It’s official: Feeding America West Michigan Food Bank just closed out its second record year in a row for food distribution. In 2014, Feeding America West Michigan distributed 26.5 million pounds of food, the equivalent of 20.7 million meals.
That food, the majority of it donated by farmers, retailers and manufacturers, was distributed to nearly 1,200 food pantries, soup kitchens, after-school programs and senior centers across West Michigan and the Upper Peninsula. Never in its 34-year history has the organization distributed more food than in this past year.
“This is just further evidence that the need for food assistance has not decreased in our community,” said Food Bank CEO Ken Estelle. “Too many of our neighbors are still battling underemployment, joblessness, rising food and healthcare costs. In many cases, this isn’t a one-time emergency. It’s chronic need.”
This year’s distribution was up 4 percent over 2013, itself a record year for the organization. More than one third of that food was distributed through the Food Bank’s Mobile Food Pantry program, which brings produce, dairy and baked goods directly to communities where fresh foods are often difficult to come by. With huge expansions in the Upper Peninsula, the Mobile Pantry program grew by 10 percent to distribute a total of 9.9 million pounds.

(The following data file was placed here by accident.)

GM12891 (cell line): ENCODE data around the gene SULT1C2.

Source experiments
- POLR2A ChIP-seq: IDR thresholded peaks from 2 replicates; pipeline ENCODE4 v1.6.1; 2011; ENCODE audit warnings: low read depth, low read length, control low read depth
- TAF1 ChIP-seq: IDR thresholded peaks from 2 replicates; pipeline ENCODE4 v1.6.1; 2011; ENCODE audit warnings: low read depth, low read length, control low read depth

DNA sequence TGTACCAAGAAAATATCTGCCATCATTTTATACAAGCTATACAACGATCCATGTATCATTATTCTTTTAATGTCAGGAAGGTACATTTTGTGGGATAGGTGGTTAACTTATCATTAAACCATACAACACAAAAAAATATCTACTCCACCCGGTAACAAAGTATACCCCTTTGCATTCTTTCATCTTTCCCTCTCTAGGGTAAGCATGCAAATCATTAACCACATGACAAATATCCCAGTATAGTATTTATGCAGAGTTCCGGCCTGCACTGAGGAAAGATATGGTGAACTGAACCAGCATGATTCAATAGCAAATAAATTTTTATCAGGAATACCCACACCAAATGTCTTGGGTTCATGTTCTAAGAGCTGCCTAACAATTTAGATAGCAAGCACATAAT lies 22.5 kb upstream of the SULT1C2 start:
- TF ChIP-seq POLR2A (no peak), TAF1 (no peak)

Distribution of fresh produce itself increased by 14 percent, due in large part to new partnerships with farmers in the region. Among them is VanSingel Farms, located in Grant, which donated 150,000 pounds of sweet corn to the Food Bank this year. Co-owner Cal VanSingel says he’s motivated to give in large part because of his wife, whose family struggled financially when she was growing up and who taught him to empathize with those who have less.
“I realize God’s given me so much, I just need to give back,” VanSingel said.
Each year, Feeding America West Michigan serves just under half a million people. These people include Brandy, a healthcare worker in Sparta, Artie, a senior on a fixed income in Grand Rapids, and Jon and Elizabeth, an Army couple in Escanaba. Estelle hopes that as his organization addresses their need for food, they are also able to dispel some of the myths about hunger.
“So many of our clients are working hard, maybe one or more jobs, and yet they’re simply not making enough money to meet all their basic needs,” Estelle said. “An injury, a job loss, education costs, a divorce — these are things that can and do happen to people from every background.
“We would all hope to find a helping hand if we were in the same situation, so let’s do everything we can for those who are.”